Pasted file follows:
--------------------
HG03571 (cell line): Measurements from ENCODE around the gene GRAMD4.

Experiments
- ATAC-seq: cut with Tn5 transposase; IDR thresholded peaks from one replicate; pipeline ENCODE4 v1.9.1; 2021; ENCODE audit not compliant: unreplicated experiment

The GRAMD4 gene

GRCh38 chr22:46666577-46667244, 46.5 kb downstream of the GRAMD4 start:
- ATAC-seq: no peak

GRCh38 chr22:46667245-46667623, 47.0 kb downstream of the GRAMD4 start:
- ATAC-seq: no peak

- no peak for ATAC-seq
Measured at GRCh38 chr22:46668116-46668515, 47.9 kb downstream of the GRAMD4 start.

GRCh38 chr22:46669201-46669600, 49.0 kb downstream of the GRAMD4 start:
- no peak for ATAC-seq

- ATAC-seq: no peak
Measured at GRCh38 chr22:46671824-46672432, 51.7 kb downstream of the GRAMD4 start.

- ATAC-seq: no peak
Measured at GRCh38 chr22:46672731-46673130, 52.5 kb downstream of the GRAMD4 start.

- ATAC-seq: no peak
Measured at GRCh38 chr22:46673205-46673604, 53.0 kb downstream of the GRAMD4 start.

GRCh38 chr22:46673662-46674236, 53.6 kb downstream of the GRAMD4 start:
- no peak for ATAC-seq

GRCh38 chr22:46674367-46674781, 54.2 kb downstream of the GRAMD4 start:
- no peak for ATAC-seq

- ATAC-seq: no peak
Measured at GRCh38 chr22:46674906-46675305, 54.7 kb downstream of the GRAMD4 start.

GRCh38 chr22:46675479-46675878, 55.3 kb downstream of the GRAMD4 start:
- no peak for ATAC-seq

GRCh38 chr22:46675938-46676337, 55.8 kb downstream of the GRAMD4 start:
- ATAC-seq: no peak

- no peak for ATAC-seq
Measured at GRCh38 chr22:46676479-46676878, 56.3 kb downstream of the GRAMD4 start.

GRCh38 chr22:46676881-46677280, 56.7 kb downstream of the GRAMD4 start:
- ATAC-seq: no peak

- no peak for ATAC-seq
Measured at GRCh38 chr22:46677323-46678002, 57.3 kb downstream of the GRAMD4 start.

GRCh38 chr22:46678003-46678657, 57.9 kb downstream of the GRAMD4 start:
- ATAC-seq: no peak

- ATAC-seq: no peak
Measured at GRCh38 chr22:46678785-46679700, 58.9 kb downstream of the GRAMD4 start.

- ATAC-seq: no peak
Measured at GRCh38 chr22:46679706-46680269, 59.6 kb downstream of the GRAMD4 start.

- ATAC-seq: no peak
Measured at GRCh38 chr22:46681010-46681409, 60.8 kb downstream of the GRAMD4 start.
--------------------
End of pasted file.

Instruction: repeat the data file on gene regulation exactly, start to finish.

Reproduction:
HG03571 (cell line): Measurements from ENCODE around the gene GRAMD4.

Experiments
- ATAC-seq: cut with Tn5 transposase; IDR thresholded peaks from one replicate; pipeline ENCODE4 v1.9.1; 2021; ENCODE audit not compliant: unreplicated experiment

The GRAMD4 gene

GRCh38 chr22:46666577-46667244, 46.5 kb downstream of the GRAMD4 start:
- ATAC-seq: no peak

GRCh38 chr22:46667245-46667623, 47.0 kb downstream of the GRAMD4 start:
- ATAC-seq: no peak

- no peak for ATAC-seq
Measured at GRCh38 chr22:46668116-46668515, 47.9 kb downstream of the GRAMD4 start.

GRCh38 chr22:46669201-46669600, 49.0 kb downstream of the GRAMD4 start:
- no peak for ATAC-seq

- ATAC-seq: no peak
Measured at GRCh38 chr22:46671824-46672432, 51.7 kb downstream of the GRAMD4 start.

- ATAC-seq: no peak
Measured at GRCh38 chr22:46672731-46673130, 52.5 kb downstream of the GRAMD4 start.

- ATAC-seq: no peak
Measured at GRCh38 chr22:46673205-46673604, 53.0 kb downstream of the GRAMD4 start.

GRCh38 chr22:46673662-46674236, 53.6 kb downstream of the GRAMD4 start:
- no peak for ATAC-seq

GRCh38 chr22:46674367-46674781, 54.2 kb downstream of the GRAMD4 start:
- no peak for ATAC-seq

- ATAC-seq: no peak
Measured at GRCh38 chr22:46674906-46675305, 54.7 kb downstream of the GRAMD4 start.

GRCh38 chr22:46675479-46675878, 55.3 kb downstream of the GRAMD4 start:
- no peak for ATAC-seq

GRCh38 chr22:46675938-46676337, 55.8 kb downstream of the GRAMD4 start:
- ATAC-seq: no peak

- no peak for ATAC-seq
Measured at GRCh38 chr22:46676479-46676878, 56.3 kb downstream of the GRAMD4 start.

GRCh38 chr22:46676881-46677280, 56.7 kb downstream of the GRAMD4 start:
- ATAC-seq: no peak

- no peak for ATAC-seq
Measured at GRCh38 chr22:46677323-46678002, 57.3 kb downstream of the GRAMD4 start.

GRCh38 chr22:46678003-46678657, 57.9 kb downstream of the GRAMD4 start:
- ATAC-seq: no peak

- ATAC-seq: no peak
Measured at GRCh38 chr22:46678785-46679700, 58.9 kb downstream of the GRAMD4 start.

- ATAC-seq: no peak
Measured at GRCh38 chr22:46679706-46680269, 59.6 kb downstream of the GRAMD4 start.

- ATAC-seq: no peak
Measured at GRCh38 chr22:46681010-46681409, 60.8 kb downstream of the GRAMD4 start.